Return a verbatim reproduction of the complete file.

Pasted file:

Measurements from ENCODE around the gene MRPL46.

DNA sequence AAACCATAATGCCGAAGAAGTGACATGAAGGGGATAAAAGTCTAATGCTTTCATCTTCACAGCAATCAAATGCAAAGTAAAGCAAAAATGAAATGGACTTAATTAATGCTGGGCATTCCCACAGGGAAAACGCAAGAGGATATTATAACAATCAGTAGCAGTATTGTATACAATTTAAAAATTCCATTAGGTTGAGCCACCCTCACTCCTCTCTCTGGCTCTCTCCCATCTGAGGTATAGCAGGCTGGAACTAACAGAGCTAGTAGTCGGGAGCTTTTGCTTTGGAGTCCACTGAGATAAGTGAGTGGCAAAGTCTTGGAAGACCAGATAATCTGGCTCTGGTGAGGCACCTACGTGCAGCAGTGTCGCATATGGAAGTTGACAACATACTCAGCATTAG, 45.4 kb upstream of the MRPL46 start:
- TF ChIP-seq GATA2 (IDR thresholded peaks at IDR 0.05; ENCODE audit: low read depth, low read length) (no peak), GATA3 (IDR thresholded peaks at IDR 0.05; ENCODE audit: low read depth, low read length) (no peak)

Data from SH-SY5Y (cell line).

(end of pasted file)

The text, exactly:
Measurements from ENCODE around the gene MRPL46.

DNA sequence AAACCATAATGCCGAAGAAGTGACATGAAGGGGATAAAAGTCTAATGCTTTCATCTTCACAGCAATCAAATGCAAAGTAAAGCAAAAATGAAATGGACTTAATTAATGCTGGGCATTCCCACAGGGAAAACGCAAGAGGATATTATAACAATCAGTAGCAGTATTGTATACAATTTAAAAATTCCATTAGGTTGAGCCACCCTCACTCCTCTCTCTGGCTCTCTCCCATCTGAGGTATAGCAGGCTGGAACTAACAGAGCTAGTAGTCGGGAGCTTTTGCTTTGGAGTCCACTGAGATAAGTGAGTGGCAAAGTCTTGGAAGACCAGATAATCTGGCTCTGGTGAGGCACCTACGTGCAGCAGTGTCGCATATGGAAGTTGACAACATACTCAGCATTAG, 45.4 kb upstream of the MRPL46 start:
- TF ChIP-seq GATA2 (IDR thresholded peaks at IDR 0.05; ENCODE audit: low read depth, low read length) (no peak), GATA3 (IDR thresholded peaks at IDR 0.05; ENCODE audit: low read depth, low read length) (no peak)

Data from SH-SY5Y (cell line).